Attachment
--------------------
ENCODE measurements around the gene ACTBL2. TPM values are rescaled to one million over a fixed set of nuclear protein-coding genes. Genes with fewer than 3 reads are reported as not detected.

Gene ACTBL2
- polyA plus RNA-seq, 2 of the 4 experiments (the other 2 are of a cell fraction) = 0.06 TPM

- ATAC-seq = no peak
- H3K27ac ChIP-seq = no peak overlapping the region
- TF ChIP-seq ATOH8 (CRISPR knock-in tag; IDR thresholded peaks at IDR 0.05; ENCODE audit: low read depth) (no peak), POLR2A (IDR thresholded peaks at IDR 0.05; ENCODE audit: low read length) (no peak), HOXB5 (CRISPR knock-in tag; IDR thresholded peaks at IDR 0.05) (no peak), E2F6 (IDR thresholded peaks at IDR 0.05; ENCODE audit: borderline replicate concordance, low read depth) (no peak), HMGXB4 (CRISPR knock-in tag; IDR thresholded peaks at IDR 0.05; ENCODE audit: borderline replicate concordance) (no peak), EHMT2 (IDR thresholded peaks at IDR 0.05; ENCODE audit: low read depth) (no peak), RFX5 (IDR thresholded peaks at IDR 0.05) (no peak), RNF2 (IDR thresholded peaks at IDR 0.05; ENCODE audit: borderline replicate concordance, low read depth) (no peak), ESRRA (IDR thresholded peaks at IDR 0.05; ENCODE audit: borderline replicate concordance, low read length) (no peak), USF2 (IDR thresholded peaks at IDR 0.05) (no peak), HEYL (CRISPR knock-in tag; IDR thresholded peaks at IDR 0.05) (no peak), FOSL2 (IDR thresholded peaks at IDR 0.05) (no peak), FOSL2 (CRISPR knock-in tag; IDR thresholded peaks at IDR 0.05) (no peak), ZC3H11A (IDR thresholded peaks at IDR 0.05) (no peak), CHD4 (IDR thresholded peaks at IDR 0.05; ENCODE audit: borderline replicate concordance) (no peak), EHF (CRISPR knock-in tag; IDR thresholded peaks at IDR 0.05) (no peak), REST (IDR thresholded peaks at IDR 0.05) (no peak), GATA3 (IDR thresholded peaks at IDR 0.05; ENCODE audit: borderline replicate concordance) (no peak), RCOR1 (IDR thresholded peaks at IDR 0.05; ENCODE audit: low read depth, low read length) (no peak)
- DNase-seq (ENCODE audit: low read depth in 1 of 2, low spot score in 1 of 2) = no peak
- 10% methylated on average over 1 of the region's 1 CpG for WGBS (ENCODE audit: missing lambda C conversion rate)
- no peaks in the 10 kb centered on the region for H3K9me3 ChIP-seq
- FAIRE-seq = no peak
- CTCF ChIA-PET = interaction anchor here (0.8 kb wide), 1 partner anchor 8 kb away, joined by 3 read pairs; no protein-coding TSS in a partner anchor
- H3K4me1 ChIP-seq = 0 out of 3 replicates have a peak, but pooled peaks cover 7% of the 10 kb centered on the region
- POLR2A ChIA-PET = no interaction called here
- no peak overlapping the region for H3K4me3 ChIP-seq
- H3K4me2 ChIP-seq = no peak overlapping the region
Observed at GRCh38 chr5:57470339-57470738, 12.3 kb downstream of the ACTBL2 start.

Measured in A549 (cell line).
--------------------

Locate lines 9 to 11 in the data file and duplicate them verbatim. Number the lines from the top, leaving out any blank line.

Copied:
- no peaks in the 10 kb centered on the region for H3K9me3 ChIP-seq
- FAIRE-seq = no peak
- CTCF ChIA-PET = interaction anchor here (0.8 kb wide), 1 partner anchor 8 kb away, joined by 3 read pairs; no protein-coding TSS in a partner anchor